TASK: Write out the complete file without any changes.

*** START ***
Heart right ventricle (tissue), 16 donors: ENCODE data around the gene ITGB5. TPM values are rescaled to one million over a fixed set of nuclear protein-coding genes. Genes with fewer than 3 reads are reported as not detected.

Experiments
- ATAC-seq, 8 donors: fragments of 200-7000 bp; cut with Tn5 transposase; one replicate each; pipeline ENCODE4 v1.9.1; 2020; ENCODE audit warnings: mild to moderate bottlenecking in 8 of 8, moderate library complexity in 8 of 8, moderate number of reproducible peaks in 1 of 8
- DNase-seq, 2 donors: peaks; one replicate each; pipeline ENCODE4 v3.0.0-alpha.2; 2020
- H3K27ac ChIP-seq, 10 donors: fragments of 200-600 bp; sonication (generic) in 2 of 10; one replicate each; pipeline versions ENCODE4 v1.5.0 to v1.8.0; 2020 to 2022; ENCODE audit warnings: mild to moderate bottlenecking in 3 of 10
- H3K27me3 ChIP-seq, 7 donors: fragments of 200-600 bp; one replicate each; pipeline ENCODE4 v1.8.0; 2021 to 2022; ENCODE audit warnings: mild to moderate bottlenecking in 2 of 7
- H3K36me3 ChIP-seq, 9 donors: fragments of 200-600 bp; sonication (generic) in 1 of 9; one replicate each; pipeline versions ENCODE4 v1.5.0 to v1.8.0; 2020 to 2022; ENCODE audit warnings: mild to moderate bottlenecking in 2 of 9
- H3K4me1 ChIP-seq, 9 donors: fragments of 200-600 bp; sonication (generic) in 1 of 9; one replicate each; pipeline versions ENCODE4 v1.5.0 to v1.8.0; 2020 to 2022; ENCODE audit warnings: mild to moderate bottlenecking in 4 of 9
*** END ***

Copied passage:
Heart right ventricle (tissue), 16 donors: ENCODE data around the gene ITGB5. TPM values are rescaled to one million over a fixed set of nuclear protein-coding genes. Genes with fewer than 3 reads are reported as not detected.

Experiments
- ATAC-seq, 8 donors: fragments of 200-7000 bp; cut with Tn5 transposase; one replicate each; pipeline ENCODE4 v1.9.1; 2020; ENCODE audit warnings: mild to moderate bottlenecking in 8 of 8, moderate library complexity in 8 of 8, moderate number of reproducible peaks in 1 of 8
- DNase-seq, 2 donors: peaks; one replicate each; pipeline ENCODE4 v3.0.0-alpha.2; 2020
- H3K27ac ChIP-seq, 10 donors: fragments of 200-600 bp; sonication (generic) in 2 of 10; one replicate each; pipeline versions ENCODE4 v1.5.0 to v1.8.0; 2020 to 2022; ENCODE audit warnings: mild to moderate bottlenecking in 3 of 10
- H3K27me3 ChIP-seq, 7 donors: fragments of 200-600 bp; one replicate each; pipeline ENCODE4 v1.8.0; 2021 to 2022; ENCODE audit warnings: mild to moderate bottlenecking in 2 of 7
- H3K36me3 ChIP-seq, 9 donors: fragments of 200-600 bp; sonication (generic) in 1 of 9; one replicate each; pipeline versions ENCODE4 v1.5.0 to v1.8.0; 2020 to 2022; ENCODE audit warnings: mild to moderate bottlenecking in 2 of 9
- H3K4me1 ChIP-seq, 9 donors: fragments of 200-600 bp; sonication (generic) in 1 of 9; one replicate each; pipeline versions ENCODE4 v1.5.0 to v1.8.0; 2020 to 2022; ENCODE audit warnings: mild to moderate bottlenecking in 4 of 9